The opposition sees them as electioneering tools. A private company has spotted a marketing opportunity. But for the voter in the street, they are simply “moerse gate” driving them round the bend.
Potholes have featured in many an election speech – the ruling ANC has promised better service delivery, while the opposition DA last year already warned that the “pothole crisis” was reaching a “tipping point”.
Perhaps that was illustrated by a photograph that appeared in Beeld newspaper last week of a sign erected by a member of the public to warn motorists against massive potholes on the R36 road between Orighstad and Lydenburg in Mpumalanga.
In big, black letters, the warning on the side of the road is short and to the point. It says: “Moerse Gate [huge holes]”.
While bad roads have been taking a back seat to unenclosed toilets in local government election coverage of late, potholes remain a nagging problem in the minds of many voters ahead of the elections on Wednesday.
The DA in Gauteng this week said that whenever it started raining in Johannesburg, “everyone thinks about the potholes opening up”.
The alliance in Tshwane included fixing potholes within 48 hours of their being discovered as one of its 10 election promises during the launch of its campaign in April.
Several newspapers over the past months have carried reports of citizens rolling up their sleeves and starting to fill the holes themselves – or planting thorn trees in the potholes, which happened in Brandfort in the Free State, in a desperate bid to draw the municipality’s attention.
There is even a group on the social networking site Facebook called “Gatvol vir Potholes [fed-up with potholes]”.
Private company Dial Direct has teamed up with Lead SA – a community participation initiative started by Primedia Broadcasting and Independent Newspapers – to create the Dial Direct Pothole Brigade.
Motorists can report potholes in Johannesburg to the Pothole Brigade, which then sends out teams to fix the potholes.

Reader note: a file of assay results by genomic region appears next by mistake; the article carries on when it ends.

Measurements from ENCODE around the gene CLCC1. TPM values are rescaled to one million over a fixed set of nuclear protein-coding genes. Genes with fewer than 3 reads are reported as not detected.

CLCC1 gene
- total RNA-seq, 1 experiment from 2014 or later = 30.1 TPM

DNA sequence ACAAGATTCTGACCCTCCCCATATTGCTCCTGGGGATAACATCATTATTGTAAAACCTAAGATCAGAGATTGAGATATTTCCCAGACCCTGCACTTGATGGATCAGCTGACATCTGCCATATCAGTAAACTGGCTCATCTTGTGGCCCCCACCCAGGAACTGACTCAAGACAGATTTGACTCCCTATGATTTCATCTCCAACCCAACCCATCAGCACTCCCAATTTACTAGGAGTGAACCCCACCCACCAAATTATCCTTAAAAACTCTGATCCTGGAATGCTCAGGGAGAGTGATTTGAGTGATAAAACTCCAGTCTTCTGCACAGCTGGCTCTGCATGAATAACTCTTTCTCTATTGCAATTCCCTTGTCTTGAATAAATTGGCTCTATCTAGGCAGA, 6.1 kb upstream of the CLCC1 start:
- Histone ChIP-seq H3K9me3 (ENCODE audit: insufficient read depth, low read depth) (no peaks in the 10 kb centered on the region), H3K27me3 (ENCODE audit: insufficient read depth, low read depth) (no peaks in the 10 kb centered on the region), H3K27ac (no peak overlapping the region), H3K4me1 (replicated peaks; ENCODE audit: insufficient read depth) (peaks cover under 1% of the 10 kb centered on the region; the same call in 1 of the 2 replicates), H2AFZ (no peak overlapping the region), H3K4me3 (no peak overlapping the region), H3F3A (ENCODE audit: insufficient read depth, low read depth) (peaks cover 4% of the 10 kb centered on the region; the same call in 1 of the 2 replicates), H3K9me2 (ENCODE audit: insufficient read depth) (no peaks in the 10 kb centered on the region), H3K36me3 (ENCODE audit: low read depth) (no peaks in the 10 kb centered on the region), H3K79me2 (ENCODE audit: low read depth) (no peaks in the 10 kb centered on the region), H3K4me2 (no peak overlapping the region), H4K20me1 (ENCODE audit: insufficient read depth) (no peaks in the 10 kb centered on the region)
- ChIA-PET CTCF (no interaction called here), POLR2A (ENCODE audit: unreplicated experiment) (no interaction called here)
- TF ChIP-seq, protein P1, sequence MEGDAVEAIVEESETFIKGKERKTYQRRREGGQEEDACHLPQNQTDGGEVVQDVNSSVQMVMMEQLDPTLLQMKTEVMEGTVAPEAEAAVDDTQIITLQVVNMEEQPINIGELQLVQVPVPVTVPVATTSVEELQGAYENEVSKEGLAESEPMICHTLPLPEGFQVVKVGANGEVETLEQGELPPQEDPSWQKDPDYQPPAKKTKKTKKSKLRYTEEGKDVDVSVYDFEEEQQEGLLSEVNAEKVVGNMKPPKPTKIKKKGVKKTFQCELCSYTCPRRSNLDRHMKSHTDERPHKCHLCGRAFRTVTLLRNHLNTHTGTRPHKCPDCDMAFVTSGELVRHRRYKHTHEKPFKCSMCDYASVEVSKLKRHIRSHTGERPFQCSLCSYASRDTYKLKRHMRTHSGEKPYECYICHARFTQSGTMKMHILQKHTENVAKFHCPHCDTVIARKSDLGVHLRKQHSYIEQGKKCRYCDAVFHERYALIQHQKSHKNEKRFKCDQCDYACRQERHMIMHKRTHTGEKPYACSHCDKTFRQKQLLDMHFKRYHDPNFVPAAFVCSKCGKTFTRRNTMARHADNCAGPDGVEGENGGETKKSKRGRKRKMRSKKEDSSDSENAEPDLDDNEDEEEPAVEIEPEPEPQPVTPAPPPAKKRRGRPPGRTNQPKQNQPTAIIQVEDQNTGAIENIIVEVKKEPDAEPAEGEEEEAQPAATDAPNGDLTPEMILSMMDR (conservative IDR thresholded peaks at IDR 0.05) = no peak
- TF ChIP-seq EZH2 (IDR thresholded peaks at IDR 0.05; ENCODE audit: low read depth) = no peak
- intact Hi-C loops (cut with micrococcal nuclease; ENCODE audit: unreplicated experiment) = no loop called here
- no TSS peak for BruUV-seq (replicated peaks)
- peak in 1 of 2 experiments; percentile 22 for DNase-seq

But Ann Bernstein, who heads the Centre for Development and Enterprise, says instead of this being good news, it is a clear indictment against the local government.
“Why should citizens be doing these kinds of things?
I think the government should be held responsible and if they don’t do what they are supposed to – and maintaining roads is a pretty basic function – people should vote them out,” says Bernstein, who was part of the team drafting the Dinokeng Scenarios, which mapped out three different possible futures for South Africa.
One of these future scenarios was called “Walk Together”.
Its message was that the country could address its critical challenges only if “citizens’ groups, business, labour and broader civil society actively and effectively engage with the state to improve delivery and enforce an accountable government”, according to the Dinokeng Scenarios website.
Dial Direct senior executive Bradley du Chenne says the Pothole Brigade works with the government and if their teams encounter potholes too big to fix, they refer them to the Johannesburg Roads Agency.
“The fact of the matter is if you look at it internationally, local governments are stretched in terms of their budget and demands for infrastructure spend. So this is not a situation unique to our government. I think that more and more we are going to see this model to assist the government.”
Du Chenne says he would recommend such a public-private partnership to companies.
For Dial Direct, the pothole project is not a charity case but a marketing tool.
“It feeds back into our marketing strategy, which is simple, smart solutions ...
“What is important is that there must be a good fit with your brand and a partnership with you and government. Then it makes sense for local business. Otherwise it will be a case of charity work.”
The Pothole Brigade has repaired about 17 300 potholes in Johannesburg since its launch last August, and 180 000 people have visited the website where potholes can be reported.
But Bernstein says that while she is “delighted” on a personal level that some potholes are being fixed, this was not a permanent solution.
“It doesn’t solve the issue. It’s a band-aid.
“This is not the function of companies [to maintain roads] ... I would rather put money into finding out why the city is unable to run a road department to fix potholes, and come up with recommendations which could sometimes mean firing people.
“We pay taxes for efficient delivery, why should companies have to do this?
If the municipality cannot do the job effectively, it can privatise this function,” says Bernstein.
In February, Transport Minister Sbu Ndebele said the government would roll out its s’hamba sonke (walking together) road maintenance programme in a bid to fix potholes.
He acknowledged that South Africa had been investing mainly in road construction without striking the balance between maintenance and construction.
Some R6.4 billion had been set aside for the programme for 2011/12.
“S’hamba sonke will no doubt arrest the decline of our infrastructure and create thousands of jobs,” Ndebele promised.
The Automobile Association said last year that its own research showed that the number of national and provincial roads in “poor” and “very poor” condition had more than doubled in the last ten years.
The number of roads in “good” and “very good” condition was a third of the figure of ten years ago.